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Researching the Way to a Cure

Photo of Katie DeCicco-Skinner by Vanessa Robertson.

When biology professor Katie DeCicco-Skinner was a child, she often preferred to spend her days off of school in her father’s microbiology lab at Catholic University. “I’d be streaking bacterial plates, eating soft serve with his grad students,” she says. “We’d plan fun experiments.”

Her enthusiasm for research has been going strong ever since. DeCicco-Skinner was recently awarded a $381,871 grant from the National Institutes of Health (NIH) in collaboration with Dr. Jonathan Wiest of NIH to investigate the mechanism by which the lack of a gene called Tumor progression locus 2 (Tpl2) causes skin cancer in mice. “What we found out previously is if we completely knock the gene out of mice, about 80 percent of those mice develop skin cancer,” she explains. “What we’re trying to figure out now is the mechanism behind this increased tumorigenic potential.”

She has a good starting place for her research already. About 200 years ago, German scientist Rudolf Virchow wrote that there was a link between inflammation and cancer, which came from observations of cells that he believed to be inflammatory surrounding isolated tumors. Not until around 2000 did this hypothesis resurface and ever since, a huge amount of research has come about linking chronic inflammation with the development of cancer. For example, “If you have hepatitis, which is inflammation of the liver, you’re more prone to get liver cancer,” DeCicco-Skinner says. Her new grant stems from this connection.

The mice that lack the Tpl2 gene have a higher degree of inflammation than normal mice, and this inflammation in the Tpl2 knockout mice contributes to increased susceptibility to develop skin cancer. DeCicco-Skinner believes that in the case of skin cancer, Tpl2 works as a tumor suppressor gene. “We think it normally controls your inflammatory response, so when the gene is absent, inflammation (and thus potential to develop skin cancer) increases,” she says. “If you already have a cell that’s been what we call ‘initiated,’ meaning it has a DNA mutation, the inflammatory cells can give promoting effects to that cancer cell, causing it to grow quicker than normal.”

DeCicco-Skinner will spend three years running biological tests of isolated skin cells taken from these mice. Her goal is to find out what exactly causes such high rates of skin cancer, and her findings could help create new cancer therapies down the road. “By understanding the pathways better, and understanding the genes that regulate inflammation, it helps us actually design more sophisticated drugs that can then go and block the pathways that become overactive as a cell turns into a cancer cell,” she says.

She won’t be researching alone, though—she has brought on a couple of her undergraduate and graduate students to help with the grant research. They’ll help extract protein and RNA from cells and then examine the pathways that are involved with inflammation to try to figure out which specific proteins are altered when Tpl2 is absent.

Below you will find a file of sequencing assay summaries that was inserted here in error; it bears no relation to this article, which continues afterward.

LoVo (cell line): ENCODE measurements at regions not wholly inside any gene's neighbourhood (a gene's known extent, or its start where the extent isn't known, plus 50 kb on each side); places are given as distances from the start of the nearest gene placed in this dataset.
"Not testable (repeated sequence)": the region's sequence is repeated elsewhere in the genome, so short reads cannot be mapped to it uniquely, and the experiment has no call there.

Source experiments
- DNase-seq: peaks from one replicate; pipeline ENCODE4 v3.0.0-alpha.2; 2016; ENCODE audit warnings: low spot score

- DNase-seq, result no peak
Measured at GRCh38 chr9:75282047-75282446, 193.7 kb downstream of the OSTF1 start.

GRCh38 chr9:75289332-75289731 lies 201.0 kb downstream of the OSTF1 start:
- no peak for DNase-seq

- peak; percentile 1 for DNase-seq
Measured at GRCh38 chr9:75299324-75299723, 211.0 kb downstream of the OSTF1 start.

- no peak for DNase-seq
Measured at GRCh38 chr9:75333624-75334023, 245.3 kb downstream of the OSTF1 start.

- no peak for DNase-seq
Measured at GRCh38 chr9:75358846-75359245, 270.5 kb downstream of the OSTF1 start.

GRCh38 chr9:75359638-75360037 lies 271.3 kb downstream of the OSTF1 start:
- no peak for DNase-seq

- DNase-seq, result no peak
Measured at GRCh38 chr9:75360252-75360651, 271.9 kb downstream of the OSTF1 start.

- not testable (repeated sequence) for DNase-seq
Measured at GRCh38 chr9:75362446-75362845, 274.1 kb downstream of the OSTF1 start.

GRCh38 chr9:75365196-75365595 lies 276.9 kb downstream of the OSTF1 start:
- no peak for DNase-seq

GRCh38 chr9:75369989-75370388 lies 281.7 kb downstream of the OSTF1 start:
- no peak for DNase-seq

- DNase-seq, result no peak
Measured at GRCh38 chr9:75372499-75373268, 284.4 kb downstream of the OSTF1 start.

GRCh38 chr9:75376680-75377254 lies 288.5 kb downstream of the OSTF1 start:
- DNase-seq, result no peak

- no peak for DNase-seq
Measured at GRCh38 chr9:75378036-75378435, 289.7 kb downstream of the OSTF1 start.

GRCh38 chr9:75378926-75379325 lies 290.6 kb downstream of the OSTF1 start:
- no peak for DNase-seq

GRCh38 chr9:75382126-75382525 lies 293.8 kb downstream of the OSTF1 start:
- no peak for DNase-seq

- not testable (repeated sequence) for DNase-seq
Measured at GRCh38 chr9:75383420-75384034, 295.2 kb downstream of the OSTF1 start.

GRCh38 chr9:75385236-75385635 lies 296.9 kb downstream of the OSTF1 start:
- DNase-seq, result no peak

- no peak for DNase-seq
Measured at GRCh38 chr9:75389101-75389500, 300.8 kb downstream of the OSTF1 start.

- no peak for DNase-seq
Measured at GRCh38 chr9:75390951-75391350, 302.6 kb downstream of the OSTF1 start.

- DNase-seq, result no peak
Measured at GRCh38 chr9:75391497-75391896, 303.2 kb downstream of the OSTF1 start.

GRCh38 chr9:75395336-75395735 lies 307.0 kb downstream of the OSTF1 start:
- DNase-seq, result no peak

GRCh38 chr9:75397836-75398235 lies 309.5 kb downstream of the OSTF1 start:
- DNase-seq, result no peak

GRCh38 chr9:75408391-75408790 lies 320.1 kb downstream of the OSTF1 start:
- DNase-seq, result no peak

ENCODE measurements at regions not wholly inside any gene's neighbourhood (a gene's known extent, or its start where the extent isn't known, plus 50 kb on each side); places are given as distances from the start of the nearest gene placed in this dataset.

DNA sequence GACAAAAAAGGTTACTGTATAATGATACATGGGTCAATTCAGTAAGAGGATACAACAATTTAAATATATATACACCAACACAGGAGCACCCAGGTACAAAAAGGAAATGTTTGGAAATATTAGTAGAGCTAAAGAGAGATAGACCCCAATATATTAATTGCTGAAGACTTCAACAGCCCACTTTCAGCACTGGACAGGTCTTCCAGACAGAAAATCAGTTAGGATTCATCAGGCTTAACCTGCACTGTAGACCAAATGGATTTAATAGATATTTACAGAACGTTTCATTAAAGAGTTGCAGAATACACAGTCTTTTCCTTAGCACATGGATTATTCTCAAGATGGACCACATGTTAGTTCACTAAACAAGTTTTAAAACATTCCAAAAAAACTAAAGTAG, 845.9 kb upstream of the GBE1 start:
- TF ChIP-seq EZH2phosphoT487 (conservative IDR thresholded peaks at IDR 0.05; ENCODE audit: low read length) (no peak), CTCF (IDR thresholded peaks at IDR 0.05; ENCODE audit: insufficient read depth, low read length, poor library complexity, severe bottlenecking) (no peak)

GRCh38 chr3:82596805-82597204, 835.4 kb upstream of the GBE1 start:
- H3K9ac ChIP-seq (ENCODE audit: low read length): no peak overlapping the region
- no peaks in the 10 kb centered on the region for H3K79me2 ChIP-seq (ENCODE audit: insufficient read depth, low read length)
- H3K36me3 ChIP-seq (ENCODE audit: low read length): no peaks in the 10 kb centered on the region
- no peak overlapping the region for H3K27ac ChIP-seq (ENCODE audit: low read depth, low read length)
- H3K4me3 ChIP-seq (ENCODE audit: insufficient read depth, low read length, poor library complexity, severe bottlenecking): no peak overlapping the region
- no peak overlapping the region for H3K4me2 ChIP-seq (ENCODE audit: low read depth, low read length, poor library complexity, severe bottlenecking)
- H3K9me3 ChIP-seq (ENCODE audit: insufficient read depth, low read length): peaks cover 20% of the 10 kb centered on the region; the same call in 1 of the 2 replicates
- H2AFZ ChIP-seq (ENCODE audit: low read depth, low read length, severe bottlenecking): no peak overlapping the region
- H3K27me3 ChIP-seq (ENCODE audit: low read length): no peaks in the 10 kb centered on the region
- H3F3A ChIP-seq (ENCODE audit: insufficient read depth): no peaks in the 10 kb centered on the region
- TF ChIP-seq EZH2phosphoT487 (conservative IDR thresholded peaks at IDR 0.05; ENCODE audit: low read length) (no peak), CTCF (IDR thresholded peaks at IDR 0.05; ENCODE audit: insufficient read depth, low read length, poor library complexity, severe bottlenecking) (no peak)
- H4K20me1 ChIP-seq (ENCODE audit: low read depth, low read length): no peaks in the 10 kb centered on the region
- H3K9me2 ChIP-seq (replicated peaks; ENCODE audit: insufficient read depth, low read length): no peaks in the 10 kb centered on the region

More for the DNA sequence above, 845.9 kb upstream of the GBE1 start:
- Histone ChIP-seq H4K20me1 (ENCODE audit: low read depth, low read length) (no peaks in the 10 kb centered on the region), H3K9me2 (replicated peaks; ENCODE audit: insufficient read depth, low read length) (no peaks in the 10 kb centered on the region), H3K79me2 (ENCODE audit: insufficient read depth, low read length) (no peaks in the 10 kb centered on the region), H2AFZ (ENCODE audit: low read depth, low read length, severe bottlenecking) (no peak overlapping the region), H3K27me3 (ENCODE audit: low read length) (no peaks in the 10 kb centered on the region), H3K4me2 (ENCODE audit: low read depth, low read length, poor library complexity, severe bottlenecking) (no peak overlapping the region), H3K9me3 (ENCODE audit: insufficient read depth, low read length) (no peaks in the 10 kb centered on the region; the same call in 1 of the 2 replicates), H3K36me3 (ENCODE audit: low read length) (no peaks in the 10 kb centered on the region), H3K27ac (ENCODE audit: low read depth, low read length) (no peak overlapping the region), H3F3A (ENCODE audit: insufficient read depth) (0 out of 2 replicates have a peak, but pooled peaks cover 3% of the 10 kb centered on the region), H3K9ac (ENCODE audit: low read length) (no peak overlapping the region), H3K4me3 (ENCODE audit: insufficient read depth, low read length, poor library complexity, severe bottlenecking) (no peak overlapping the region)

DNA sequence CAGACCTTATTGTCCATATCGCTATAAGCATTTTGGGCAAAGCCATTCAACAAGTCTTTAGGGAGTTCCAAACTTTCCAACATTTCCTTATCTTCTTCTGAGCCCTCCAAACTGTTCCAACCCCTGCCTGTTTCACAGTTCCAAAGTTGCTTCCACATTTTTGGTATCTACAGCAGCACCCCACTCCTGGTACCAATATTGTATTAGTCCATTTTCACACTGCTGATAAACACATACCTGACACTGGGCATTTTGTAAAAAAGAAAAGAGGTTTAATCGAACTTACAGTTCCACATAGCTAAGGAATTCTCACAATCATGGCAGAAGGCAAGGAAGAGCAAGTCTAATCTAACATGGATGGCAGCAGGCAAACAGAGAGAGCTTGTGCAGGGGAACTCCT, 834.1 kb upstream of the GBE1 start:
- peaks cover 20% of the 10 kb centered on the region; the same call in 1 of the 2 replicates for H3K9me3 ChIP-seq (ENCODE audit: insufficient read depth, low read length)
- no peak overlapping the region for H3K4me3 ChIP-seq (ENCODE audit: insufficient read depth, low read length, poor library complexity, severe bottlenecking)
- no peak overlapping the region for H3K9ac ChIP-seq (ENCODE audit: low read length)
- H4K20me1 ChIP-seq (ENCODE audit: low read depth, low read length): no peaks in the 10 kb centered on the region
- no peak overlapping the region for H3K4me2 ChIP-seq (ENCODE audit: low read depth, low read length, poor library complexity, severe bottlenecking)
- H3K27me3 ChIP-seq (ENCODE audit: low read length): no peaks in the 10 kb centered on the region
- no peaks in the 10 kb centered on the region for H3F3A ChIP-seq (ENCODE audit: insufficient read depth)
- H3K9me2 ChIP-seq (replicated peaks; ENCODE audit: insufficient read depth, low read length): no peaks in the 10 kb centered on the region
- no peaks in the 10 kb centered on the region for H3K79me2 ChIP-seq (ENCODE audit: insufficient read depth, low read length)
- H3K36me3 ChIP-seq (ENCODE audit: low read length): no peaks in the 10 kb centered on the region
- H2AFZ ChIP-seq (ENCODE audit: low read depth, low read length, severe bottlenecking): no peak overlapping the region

DeCicco-Skinner acknowledges how important it is to not just work with students in the classroom, but also to bring them into her lab work. “If you involve them in actually doing hands-on research, I think the students get a lot more out of that,” she says. “They learn the intricacies of designing experiments, analyzing data from them, coming up with the next experiment or the next question to ask.”

She makes sure to involve all of the students in her lab in the publication process that results from scientific research as well. Most of her undergraduates are pre-med, some are planning to pursue MD/PhDs, and one is pre-dental. Getting published means a boost to a student’s resume, which can give them an edge in the graduate school application process.

Working on a study before pursuing a higher graduate degree in the medical or research field is crucial. “It prepares them to see whether they truly love research,” she explains.

DeCicco-Skinner can speak to this ideology firsthand. When she was a student at Virginia Tech, she realized she liked performing undergraduate research in a biochemistry lab, but that researching the intricacies of the human body was her true passion. After taking a cancer biology class, she decided to pursue a PhD program that emphasized immunology, a discipline that allowed her to study the relationship biology has to a human system, rather than just looking at an isolated chemical reaction in a lab.

DeCicco-Skinner is excited about the changing face of research at American University, particularly crediting the administration for putting more money into the facilities. But she acknowledges that the best part of doing research at American is the students. “I love having smaller classes so I get to know the students really well, and then I can pull some of the ones interested in learning more about cancer development into my research laboratory.”